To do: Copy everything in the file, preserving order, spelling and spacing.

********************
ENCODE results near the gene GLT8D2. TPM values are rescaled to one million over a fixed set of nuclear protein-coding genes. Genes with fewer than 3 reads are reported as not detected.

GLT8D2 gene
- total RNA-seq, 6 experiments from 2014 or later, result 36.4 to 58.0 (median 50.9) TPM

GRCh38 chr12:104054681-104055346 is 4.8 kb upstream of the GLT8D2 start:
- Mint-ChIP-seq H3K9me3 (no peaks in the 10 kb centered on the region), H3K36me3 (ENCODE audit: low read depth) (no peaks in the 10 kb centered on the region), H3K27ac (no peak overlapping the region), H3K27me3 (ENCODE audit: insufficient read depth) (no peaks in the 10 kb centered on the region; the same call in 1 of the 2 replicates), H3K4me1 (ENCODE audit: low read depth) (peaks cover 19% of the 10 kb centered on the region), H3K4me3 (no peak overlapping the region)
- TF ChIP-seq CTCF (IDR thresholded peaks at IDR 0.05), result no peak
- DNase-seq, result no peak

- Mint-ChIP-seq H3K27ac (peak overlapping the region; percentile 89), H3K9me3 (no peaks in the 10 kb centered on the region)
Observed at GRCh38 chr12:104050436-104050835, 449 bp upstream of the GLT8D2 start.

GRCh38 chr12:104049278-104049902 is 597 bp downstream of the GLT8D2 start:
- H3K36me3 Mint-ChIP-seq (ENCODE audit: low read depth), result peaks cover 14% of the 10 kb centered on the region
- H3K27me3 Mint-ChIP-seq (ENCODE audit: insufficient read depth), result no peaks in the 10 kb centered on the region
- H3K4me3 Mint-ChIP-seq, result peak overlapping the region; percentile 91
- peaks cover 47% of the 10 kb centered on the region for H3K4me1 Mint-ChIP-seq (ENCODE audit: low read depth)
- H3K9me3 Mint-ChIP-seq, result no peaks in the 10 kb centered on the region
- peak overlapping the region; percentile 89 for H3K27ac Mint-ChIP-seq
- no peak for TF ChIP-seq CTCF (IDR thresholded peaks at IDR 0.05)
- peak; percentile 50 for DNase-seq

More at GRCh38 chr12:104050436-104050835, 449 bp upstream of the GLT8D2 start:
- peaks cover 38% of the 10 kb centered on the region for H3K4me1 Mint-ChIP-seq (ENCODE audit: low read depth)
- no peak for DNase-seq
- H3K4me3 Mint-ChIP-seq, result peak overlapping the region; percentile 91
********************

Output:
ENCODE results near the gene GLT8D2. TPM values are rescaled to one million over a fixed set of nuclear protein-coding genes. Genes with fewer than 3 reads are reported as not detected.

GLT8D2 gene
- total RNA-seq, 6 experiments from 2014 or later, result 36.4 to 58.0 (median 50.9) TPM

GRCh38 chr12:104054681-104055346 is 4.8 kb upstream of the GLT8D2 start:
- Mint-ChIP-seq H3K9me3 (no peaks in the 10 kb centered on the region), H3K36me3 (ENCODE audit: low read depth) (no peaks in the 10 kb centered on the region), H3K27ac (no peak overlapping the region), H3K27me3 (ENCODE audit: insufficient read depth) (no peaks in the 10 kb centered on the region; the same call in 1 of the 2 replicates), H3K4me1 (ENCODE audit: low read depth) (peaks cover 19% of the 10 kb centered on the region), H3K4me3 (no peak overlapping the region)
- TF ChIP-seq CTCF (IDR thresholded peaks at IDR 0.05), result no peak
- DNase-seq, result no peak

- Mint-ChIP-seq H3K27ac (peak overlapping the region; percentile 89), H3K9me3 (no peaks in the 10 kb centered on the region)
Observed at GRCh38 chr12:104050436-104050835, 449 bp upstream of the GLT8D2 start.

GRCh38 chr12:104049278-104049902 is 597 bp downstream of the GLT8D2 start:
- H3K36me3 Mint-ChIP-seq (ENCODE audit: low read depth), result peaks cover 14% of the 10 kb centered on the region
- H3K27me3 Mint-ChIP-seq (ENCODE audit: insufficient read depth), result no peaks in the 10 kb centered on the region
- H3K4me3 Mint-ChIP-seq, result peak overlapping the region; percentile 91
- peaks cover 47% of the 10 kb centered on the region for H3K4me1 Mint-ChIP-seq (ENCODE audit: low read depth)
- H3K9me3 Mint-ChIP-seq, result no peaks in the 10 kb centered on the region
- peak overlapping the region; percentile 89 for H3K27ac Mint-ChIP-seq
- no peak for TF ChIP-seq CTCF (IDR thresholded peaks at IDR 0.05)
- peak; percentile 50 for DNase-seq

More at GRCh38 chr12:104050436-104050835, 449 bp upstream of the GLT8D2 start:
- peaks cover 38% of the 10 kb centered on the region for H3K4me1 Mint-ChIP-seq (ENCODE audit: low read depth)
- no peak for DNase-seq
- H3K4me3 Mint-ChIP-seq, result peak overlapping the region; percentile 91